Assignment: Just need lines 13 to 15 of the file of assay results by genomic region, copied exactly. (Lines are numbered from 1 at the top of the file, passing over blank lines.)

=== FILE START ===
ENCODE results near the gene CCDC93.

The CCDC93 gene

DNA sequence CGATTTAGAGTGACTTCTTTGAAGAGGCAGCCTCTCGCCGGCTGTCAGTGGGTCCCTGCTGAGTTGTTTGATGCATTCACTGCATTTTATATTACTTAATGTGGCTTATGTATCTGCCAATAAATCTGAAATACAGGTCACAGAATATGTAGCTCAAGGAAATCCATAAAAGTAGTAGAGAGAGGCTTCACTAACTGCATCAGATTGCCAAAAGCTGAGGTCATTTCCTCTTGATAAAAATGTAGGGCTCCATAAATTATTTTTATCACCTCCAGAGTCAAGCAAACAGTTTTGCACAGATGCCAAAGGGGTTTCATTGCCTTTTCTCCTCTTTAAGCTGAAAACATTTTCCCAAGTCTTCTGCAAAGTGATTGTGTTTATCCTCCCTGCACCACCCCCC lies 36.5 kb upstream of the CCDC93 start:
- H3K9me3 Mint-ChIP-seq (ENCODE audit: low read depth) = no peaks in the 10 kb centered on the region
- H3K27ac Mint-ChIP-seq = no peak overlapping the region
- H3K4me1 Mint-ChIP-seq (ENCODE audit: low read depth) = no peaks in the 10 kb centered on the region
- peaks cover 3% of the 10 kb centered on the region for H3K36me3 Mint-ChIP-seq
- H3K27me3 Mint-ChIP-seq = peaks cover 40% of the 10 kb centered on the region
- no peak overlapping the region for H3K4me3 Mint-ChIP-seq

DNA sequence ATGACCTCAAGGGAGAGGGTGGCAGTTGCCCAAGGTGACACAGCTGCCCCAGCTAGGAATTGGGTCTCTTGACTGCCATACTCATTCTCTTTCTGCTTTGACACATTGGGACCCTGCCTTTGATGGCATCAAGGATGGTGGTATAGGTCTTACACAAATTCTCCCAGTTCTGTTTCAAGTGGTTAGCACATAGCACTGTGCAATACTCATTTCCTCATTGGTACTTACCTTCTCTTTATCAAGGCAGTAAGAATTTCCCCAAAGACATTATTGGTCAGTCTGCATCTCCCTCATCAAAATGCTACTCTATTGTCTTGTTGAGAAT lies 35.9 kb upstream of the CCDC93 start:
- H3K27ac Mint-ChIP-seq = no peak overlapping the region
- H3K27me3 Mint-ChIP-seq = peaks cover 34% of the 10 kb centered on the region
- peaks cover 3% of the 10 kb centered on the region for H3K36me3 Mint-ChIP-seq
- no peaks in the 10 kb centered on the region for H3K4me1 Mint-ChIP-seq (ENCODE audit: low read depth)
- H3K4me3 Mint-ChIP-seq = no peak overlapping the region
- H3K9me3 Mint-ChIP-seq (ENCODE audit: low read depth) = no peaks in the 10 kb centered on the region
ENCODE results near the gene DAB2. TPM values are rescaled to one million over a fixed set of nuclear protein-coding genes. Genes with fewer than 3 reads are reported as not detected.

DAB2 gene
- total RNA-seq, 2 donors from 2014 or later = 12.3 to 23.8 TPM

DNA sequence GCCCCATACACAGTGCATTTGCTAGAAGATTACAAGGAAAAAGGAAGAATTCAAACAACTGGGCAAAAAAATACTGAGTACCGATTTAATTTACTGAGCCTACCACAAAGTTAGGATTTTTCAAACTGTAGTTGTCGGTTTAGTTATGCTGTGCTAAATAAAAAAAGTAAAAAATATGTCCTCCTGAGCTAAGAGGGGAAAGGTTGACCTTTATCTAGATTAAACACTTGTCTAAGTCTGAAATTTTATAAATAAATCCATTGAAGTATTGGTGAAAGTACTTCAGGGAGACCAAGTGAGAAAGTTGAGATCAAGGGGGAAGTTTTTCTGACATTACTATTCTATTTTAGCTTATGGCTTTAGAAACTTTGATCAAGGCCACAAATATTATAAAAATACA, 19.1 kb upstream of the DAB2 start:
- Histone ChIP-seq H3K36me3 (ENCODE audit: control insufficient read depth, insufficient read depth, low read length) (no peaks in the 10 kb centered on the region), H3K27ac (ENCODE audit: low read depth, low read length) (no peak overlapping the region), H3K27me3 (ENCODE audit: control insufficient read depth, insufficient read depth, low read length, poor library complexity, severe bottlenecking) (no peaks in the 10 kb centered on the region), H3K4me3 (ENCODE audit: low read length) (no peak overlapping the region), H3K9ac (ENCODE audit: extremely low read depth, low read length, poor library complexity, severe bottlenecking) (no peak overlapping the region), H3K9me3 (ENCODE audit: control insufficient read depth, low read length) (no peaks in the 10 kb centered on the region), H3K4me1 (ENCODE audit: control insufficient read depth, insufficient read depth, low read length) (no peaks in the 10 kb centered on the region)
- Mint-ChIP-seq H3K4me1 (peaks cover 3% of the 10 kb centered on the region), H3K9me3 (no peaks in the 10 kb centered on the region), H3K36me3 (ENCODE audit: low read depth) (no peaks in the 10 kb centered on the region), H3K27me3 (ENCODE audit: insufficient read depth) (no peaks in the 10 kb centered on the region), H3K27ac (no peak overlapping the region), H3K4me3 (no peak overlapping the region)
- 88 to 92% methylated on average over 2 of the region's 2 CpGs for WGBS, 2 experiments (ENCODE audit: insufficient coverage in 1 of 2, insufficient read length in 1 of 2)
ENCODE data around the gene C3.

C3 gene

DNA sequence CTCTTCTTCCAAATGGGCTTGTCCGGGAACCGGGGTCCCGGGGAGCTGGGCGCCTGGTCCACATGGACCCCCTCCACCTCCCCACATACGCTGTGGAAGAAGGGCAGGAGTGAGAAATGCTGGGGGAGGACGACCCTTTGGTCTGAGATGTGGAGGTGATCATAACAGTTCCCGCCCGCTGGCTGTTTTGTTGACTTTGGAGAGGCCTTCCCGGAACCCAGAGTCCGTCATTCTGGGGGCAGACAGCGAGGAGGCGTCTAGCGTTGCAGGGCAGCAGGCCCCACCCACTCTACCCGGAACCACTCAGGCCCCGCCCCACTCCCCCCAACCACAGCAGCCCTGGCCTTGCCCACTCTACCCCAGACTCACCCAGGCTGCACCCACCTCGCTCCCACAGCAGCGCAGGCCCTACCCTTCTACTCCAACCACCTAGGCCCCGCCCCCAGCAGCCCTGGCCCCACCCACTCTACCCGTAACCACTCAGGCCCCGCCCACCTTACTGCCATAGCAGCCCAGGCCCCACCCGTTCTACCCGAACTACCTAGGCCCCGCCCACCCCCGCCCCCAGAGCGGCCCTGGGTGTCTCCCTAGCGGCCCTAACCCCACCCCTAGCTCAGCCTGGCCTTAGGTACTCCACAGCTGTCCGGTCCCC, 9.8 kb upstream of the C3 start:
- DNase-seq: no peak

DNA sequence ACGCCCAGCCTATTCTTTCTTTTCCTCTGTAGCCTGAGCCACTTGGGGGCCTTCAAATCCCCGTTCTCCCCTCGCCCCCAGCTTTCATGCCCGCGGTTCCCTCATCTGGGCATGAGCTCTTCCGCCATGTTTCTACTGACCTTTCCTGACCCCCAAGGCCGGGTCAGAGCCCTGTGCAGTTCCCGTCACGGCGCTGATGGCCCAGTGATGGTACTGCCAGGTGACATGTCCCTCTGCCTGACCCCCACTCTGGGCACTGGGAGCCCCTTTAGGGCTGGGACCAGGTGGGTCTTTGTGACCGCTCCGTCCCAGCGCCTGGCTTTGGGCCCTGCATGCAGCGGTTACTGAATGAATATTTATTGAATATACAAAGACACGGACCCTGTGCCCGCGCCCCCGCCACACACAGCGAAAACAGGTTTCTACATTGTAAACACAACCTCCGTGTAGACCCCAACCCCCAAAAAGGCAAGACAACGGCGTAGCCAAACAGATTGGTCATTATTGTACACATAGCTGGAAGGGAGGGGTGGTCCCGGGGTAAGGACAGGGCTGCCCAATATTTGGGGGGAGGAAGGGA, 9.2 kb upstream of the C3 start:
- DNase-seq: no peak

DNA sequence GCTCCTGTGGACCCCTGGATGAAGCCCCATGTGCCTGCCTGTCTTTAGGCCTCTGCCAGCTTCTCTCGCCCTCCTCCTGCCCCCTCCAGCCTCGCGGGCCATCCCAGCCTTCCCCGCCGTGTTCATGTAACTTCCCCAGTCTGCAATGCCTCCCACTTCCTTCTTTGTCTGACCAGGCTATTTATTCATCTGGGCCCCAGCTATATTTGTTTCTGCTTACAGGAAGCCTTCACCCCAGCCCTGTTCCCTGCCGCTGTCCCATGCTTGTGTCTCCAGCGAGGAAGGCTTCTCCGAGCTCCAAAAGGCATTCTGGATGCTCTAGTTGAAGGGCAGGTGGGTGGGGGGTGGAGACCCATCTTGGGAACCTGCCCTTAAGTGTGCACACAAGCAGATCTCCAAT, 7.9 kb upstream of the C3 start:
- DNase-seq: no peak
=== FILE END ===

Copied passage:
- peaks cover 3% of the 10 kb centered on the region for H3K36me3 Mint-ChIP-seq
- no peaks in the 10 kb centered on the region for H3K4me1 Mint-ChIP-seq (ENCODE audit: low read depth)
- H3K4me3 Mint-ChIP-seq = no peak overlapping the region